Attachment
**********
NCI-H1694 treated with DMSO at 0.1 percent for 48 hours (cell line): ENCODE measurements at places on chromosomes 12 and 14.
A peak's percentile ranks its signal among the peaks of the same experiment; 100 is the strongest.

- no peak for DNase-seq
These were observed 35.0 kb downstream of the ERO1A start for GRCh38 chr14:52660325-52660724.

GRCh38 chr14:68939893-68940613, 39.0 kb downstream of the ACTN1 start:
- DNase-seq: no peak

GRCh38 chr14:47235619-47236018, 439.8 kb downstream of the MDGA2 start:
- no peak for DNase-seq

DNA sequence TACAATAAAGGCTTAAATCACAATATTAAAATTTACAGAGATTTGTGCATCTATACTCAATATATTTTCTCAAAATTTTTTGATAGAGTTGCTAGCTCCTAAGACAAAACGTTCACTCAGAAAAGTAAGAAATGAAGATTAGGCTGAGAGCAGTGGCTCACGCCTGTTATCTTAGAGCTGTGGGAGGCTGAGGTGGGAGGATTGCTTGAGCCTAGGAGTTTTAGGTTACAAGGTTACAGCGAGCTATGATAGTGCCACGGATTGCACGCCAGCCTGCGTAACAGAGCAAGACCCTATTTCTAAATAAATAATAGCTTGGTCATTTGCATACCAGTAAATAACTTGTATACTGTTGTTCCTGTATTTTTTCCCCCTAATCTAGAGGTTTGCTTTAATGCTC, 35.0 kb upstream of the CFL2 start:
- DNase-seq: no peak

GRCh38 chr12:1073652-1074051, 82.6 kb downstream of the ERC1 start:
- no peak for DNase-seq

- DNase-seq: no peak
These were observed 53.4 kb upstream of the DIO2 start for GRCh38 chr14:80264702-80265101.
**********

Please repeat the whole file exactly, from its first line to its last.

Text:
NCI-H1694 treated with DMSO at 0.1 percent for 48 hours (cell line): ENCODE measurements at places on chromosomes 12 and 14.
A peak's percentile ranks its signal among the peaks of the same experiment; 100 is the strongest.

- no peak for DNase-seq
These were observed 35.0 kb downstream of the ERO1A start for GRCh38 chr14:52660325-52660724.

GRCh38 chr14:68939893-68940613, 39.0 kb downstream of the ACTN1 start:
- DNase-seq: no peak

GRCh38 chr14:47235619-47236018, 439.8 kb downstream of the MDGA2 start:
- no peak for DNase-seq

DNA sequence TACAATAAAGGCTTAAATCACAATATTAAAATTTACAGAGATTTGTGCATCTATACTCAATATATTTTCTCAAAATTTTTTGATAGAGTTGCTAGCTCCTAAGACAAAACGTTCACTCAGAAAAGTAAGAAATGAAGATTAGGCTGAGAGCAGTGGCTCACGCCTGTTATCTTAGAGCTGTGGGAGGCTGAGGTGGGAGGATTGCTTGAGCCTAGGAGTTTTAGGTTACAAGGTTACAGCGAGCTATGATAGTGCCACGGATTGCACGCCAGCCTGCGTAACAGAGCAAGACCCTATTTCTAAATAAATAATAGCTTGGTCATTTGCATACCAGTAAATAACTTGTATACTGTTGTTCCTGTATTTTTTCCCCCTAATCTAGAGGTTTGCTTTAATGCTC, 35.0 kb upstream of the CFL2 start:
- DNase-seq: no peak

GRCh38 chr12:1073652-1074051, 82.6 kb downstream of the ERC1 start:
- no peak for DNase-seq

- DNase-seq: no peak
These were observed 53.4 kb upstream of the DIO2 start for GRCh38 chr14:80264702-80265101.